The trip from New York to Eugene was mostly uneventful, but some memories still stand out. The motel room near Youngstown, Ohio reeked of cigarette smoke. In Chicago it was nice to see some old friends again, however briefly. There was that late-night rainstorm in Nebraska. Later the next day, I drove through the town of Green River, Wyoming, which stands out in my mind as one of the most depressing places I’ve ever seen in my life. The rocky hillsides were almost completely devoid of vegetation, and almost every structure and vehicle seemed to be caked in a layer of dirt. I had been looking forward to seeing the Rocky Mountains, but was disappointed to discover that I-80 mostly bypasses the mountains via a series of high desert plateaus.
That night I found myself driving through the densest fog I had ever seen, where I-84 passes through a valley in northern Utah and southern Idaho. I could barely even see past the hood of my car, so I slowed down to about 30 MPH and turned on my hazard flashers, while nervously looking in the rear-view mirror every few seconds to make sure some 18-wheeler wasn’t about to plow into me at 80 MPH. I thought about pulling over and stopping for a while, but I figured I’d be creating an even bigger traffic hazard on the side of the road, and for all I knew the fog could last for hours. I eventually found myself tailgating the vehicle in front of me just so I could follow their red tail lights. If they had gotten off the highway onto some desolate ranch exit in the middle of nowhere, or missed a curve and plunged off a thousand-foot cliff, I would’ve been following a short distance right behind them. Eventually the fog bank lifted, and I found a motel somewhere in southern Idaho to spend the night.
The following day’s journey would take me up alongside the Snake River, over Oregon’s Blue Mountains, and alongside the mighty Columbia River into Portland. Mount Hood looming above the highway was a welcome sight, because I knew it meant I was getting close. From Portland, it was a relatively short hundred miles down I-5 to Eugene.
Looking back at that road trip, I still shudder at all the things that could have possibly gone wrong. I could’ve gotten into a wreck, or somebody could have stolen the Jeep from the motel parking lot late one night, or the Jeep could’ve blown its transmission somewhere out in the middle of nowhere. I had no insurance and just enough money to pay for the trip to Oregon and my first month’s rent, so there was no margin for error. Any number of unfortunate circumstances could have left me stranded in some God-forsaken town with no money and no remaining material possessions except the clothes on my back. Thankfully, none of that happened, and I found myself pulling into my new roommate’s driveway in Eugene five days after leaving New York. I had taken a 3000-mile leap of faith and landed safely on the other side of the continent.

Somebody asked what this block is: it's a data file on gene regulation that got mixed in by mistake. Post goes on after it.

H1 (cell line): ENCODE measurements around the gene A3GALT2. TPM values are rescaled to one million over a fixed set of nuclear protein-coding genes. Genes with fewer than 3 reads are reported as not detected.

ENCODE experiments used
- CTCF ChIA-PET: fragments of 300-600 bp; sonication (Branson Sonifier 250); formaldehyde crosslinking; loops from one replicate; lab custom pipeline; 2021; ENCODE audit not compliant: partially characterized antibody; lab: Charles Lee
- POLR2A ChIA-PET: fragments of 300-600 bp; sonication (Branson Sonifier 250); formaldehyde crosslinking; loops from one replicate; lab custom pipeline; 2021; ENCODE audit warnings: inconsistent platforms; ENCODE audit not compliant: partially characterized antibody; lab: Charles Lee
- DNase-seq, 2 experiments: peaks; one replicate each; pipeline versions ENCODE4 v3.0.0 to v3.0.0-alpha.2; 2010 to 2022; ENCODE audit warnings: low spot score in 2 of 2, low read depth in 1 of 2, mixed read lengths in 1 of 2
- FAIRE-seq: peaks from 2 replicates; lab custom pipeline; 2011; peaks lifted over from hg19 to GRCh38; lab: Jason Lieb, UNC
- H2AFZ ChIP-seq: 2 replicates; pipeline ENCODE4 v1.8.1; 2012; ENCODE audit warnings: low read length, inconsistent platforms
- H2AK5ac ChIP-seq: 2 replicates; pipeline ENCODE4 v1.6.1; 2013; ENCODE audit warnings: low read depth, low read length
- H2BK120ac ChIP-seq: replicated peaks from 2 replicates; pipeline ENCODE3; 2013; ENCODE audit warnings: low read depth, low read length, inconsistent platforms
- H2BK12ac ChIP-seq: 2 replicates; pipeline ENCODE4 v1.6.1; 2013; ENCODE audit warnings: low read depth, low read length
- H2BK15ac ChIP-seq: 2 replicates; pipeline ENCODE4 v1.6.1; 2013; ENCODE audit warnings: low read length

The next four months in Eugene were spent seeking employment, hanging out at the Starbucks near the University of Oregon campus, and whenever finances permitted, driving and/or hiking throughout the surrounding mountains.
One of my favorite hiking destinations was the Opal Creek Wilderness in Marion County, about an hour or so from Eugene. Opal Creek came within a hair’s breadth of being clear-cut back in the 1990’s, but a determined effort by conservationists led to the area being designated a wilderness area by Congress. Today, it stands as one of the largest intact old-growth rainforests in Oregon. Mining claims in the Opal Creek watershed date back to the 19th Century, and there are a number of old abandoned mine shafts in the area. Even today, it’s not uncommon to find some people panning for gold and silver in the crystal-clear waters of the Little North Santiam River and its tributaries. The Opal Creek Wilderness is one of those magical places that, once you’ve been there, gets under your skin and never really lets go.
My residency in Oregon ended almost as abruptly as it began. I wasn’t having much success finding employment in Eugene, and with my unemployment benefits slated to expire in a couple months, the clock was ticking. Then one day I got a call from an old friend in Chicago with an offer of some long-term freelance work in exchange for free housing and a modest stipend, and while I was content with my new life in Oregon so far, it was impossible to turn down his offer. Within a few days I had said goodbye to the friends I had made in Eugene, loaded up the Jeep Cherokee once again, and headed back east. I spent the next couple years back in Chicago before deciding to give New York City a second chance in 2007, and then moved back to my hometown of Cincinnati in 2010. I began grad school at the University of Cincinnati later that year, and I’m now roughly halfway through my Masters of Architecture degree.